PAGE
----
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Loss of supply


Loss of supply

Loss of supply occurs where a government in a parliamentary democracy using the Westminster System or a system derived from it is denied a supply of treasury or exchequer funds, by whichever house or houses of parliament or head of state is constitutionally entitled to grant and deny supply. A defeat on a budgetary vote is one such way by which supply can be denied. Loss of supply is typically interpreted as indicating a loss of confidence in the government. Not all "money bills" are necessarily supply bills. For instance, in Australia, supply bills are defined as "bills which are required by the Government to carry on its day-to-day business".[1]

When a loss of supply occurs, a prime minister is generally required either by constitutional convention or by explicit constitutional instruction to either resign immediately or seek a parliamentary dissolution.

Some constitutions, however, do not allow the option of parliamentary dissolution but rather require the government to be dissolved or to resign.

A similar deadlock can occur within a presidential system, where it is also known as a budget crisis. In contrast to parliamentary systems, the failure of the legislature to authorize spending may not in all circumstances result in an election, because some such legislatures enjoy fixed terms and so cannot be dissolved before a date of termination, which can result in a prolonged crisis.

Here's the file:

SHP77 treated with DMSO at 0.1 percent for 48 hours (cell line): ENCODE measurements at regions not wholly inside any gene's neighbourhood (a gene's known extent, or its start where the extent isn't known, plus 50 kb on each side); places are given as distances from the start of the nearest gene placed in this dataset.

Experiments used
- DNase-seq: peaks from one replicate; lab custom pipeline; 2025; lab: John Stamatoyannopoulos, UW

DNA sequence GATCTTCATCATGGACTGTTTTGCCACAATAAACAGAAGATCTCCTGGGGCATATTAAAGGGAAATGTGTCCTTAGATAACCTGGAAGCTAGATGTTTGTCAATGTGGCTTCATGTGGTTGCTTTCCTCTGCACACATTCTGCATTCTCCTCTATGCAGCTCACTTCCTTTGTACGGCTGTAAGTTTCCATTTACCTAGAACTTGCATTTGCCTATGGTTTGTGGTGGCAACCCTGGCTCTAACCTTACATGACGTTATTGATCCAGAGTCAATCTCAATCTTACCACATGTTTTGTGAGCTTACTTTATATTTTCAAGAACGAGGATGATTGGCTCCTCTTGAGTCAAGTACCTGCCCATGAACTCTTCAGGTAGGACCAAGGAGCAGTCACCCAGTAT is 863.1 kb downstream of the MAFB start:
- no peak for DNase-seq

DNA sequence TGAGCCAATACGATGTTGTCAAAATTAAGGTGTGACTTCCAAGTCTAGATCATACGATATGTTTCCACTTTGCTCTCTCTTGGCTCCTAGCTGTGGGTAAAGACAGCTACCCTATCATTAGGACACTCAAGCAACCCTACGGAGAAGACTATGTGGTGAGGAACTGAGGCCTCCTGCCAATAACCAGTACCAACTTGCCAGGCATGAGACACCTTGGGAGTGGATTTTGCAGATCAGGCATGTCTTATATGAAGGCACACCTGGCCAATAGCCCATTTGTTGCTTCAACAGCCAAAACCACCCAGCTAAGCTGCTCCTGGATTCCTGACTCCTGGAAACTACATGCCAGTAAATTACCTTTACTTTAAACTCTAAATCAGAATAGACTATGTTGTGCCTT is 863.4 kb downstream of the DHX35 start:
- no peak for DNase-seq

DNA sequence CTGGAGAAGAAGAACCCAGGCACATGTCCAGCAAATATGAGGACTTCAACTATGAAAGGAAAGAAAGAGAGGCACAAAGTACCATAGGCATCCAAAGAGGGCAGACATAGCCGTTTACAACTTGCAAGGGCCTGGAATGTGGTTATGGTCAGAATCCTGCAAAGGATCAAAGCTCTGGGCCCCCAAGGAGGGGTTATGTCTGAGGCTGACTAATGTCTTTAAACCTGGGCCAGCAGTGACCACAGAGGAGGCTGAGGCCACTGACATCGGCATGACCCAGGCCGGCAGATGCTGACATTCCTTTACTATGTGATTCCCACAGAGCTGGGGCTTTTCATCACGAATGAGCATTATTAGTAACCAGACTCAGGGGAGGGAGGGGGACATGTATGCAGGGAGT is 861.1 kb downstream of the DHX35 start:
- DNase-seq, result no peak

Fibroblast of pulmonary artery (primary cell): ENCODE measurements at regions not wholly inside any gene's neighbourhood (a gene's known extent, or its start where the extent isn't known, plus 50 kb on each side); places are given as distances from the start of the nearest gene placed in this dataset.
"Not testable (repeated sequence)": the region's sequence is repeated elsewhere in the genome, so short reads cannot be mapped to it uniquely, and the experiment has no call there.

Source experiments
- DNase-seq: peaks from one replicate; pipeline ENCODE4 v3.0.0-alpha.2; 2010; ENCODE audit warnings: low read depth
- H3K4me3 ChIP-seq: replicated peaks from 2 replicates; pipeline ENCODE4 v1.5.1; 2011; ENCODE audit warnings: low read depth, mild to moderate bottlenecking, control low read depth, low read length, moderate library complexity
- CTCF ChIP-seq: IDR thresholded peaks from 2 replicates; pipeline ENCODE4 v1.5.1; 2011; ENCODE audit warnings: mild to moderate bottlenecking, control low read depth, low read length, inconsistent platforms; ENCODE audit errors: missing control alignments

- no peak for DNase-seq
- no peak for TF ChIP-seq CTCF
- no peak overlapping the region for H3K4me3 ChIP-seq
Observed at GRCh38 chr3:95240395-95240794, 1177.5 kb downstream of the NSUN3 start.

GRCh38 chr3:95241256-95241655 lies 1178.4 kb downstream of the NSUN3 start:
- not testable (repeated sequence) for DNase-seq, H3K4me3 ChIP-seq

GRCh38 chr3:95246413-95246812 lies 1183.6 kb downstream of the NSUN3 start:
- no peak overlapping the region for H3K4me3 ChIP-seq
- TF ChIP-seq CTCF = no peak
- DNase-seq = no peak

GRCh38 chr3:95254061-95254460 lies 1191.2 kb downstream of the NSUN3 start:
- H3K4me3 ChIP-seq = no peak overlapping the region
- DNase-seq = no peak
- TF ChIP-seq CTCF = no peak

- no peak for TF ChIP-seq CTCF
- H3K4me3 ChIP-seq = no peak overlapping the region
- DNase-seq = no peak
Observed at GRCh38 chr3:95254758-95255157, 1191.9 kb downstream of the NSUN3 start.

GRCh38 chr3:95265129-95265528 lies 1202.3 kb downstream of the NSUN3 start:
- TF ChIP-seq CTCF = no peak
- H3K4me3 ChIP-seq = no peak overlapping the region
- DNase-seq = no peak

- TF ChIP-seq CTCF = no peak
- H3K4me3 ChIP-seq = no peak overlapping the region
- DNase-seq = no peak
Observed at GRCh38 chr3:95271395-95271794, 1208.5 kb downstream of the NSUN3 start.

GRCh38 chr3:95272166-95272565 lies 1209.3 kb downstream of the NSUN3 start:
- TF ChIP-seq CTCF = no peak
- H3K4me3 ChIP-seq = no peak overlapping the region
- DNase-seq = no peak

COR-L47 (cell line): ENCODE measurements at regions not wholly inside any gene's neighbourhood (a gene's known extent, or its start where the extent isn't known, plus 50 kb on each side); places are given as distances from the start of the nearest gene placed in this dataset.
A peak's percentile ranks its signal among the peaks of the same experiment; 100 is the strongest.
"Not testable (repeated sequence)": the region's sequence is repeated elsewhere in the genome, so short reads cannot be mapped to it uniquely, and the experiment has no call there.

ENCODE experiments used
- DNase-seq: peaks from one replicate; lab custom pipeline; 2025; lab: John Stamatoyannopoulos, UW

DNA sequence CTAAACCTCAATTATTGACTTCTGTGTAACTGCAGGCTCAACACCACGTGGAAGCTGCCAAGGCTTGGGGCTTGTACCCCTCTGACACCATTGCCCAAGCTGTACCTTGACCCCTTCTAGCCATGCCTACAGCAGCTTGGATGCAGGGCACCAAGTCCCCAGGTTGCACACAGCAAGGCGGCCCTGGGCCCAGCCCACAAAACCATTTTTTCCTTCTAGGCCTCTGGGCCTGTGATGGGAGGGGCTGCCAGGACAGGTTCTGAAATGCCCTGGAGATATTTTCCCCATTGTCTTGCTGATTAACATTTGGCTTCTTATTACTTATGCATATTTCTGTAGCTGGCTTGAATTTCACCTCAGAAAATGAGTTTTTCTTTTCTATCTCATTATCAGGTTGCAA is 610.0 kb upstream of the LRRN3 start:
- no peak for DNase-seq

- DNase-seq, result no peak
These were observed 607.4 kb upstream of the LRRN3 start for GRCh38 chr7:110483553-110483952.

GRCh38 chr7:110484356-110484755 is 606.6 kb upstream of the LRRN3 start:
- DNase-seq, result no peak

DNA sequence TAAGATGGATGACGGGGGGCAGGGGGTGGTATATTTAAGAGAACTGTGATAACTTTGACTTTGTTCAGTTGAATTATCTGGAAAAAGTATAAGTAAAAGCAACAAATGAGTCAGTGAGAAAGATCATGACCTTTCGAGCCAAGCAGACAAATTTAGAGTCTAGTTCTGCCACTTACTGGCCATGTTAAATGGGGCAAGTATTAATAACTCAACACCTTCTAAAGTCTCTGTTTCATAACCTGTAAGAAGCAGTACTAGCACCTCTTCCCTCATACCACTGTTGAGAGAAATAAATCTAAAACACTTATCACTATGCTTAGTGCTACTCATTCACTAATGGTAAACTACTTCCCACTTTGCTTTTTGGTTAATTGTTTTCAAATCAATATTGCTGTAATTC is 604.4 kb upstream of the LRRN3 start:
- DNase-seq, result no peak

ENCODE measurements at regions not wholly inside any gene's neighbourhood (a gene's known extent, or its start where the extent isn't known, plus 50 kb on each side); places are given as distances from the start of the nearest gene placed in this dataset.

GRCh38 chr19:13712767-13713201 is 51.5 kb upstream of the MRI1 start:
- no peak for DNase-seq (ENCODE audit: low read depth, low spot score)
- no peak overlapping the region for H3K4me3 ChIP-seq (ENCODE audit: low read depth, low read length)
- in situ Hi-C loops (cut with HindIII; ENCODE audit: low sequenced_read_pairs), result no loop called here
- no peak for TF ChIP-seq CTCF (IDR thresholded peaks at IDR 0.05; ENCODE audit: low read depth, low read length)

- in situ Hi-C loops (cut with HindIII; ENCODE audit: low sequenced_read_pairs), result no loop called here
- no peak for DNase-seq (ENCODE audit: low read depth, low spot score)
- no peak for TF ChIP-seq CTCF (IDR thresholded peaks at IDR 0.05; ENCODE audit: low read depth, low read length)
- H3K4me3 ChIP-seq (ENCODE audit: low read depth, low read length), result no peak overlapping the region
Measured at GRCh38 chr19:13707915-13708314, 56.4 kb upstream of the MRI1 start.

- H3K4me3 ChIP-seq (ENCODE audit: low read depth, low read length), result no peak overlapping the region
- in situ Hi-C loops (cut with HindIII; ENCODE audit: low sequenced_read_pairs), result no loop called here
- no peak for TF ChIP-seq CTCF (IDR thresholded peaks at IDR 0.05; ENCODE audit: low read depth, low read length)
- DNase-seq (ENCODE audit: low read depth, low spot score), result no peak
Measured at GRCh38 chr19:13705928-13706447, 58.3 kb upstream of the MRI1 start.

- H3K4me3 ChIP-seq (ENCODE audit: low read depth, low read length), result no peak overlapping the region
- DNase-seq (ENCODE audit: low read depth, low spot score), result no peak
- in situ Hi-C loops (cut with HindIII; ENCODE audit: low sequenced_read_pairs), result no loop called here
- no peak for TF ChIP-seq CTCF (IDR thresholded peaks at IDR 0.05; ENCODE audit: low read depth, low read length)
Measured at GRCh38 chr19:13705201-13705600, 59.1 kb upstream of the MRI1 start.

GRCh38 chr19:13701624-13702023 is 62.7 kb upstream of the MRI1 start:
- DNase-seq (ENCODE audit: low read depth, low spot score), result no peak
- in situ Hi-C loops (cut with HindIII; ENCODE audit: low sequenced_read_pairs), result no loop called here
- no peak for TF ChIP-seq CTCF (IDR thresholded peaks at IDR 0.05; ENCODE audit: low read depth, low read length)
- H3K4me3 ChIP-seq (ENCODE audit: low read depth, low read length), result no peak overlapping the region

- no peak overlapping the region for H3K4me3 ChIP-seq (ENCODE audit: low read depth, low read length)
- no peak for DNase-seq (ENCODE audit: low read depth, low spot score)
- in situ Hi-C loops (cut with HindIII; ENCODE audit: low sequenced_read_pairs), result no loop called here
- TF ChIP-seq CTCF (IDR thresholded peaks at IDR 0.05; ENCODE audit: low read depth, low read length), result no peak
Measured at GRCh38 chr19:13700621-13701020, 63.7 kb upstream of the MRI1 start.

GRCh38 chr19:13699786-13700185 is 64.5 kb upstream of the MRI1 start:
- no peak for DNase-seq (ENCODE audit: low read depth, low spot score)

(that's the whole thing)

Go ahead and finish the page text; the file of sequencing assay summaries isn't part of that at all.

A deadlock between a head of state and the legislative body can give rise and cause for a head of state to prematurely dismiss the elected government, requiring it to seek re-election. If a government maintains the support of a majority of legislators or the elected parliamentary representatives, the blocking of supply by a head of state would be seen as an abuse of authority and power. Many western countries have removed or restricted the right of a head of state to block supply or veto a government budget unless there is overwhelming justification and cause for such action.

Examples of loss of supply

  • On 9 March 2011, the Legislative Council of Hong Kong blocked a resolution for provisional appropriations, which, before 2011, had always been a matter of formality. Resolutions for provisional appropriations had never been voted by division until 2011. The government decided, on the following day, to table another resolution with a minor change being made merely for the sake of circumventing procedural requirements that a negatived question cannot be tabled again.


  1. ^ Browning A. R. (ed) House of Representatives Practice (Melbourne 1989) page 72.
  2. ^ Dáil debates Vol.332 cc.380–414 Vol.333 cc.3–4
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